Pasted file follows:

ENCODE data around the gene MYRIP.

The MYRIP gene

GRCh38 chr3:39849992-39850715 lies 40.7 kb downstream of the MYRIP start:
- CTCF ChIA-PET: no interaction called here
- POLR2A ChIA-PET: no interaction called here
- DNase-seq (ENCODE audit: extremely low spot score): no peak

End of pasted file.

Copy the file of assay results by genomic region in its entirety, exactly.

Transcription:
ENCODE data around the gene MYRIP.

The MYRIP gene

GRCh38 chr3:39849992-39850715 lies 40.7 kb downstream of the MYRIP start:
- CTCF ChIA-PET: no interaction called here
- POLR2A ChIA-PET: no interaction called here
- DNase-seq (ENCODE audit: extremely low spot score): no peak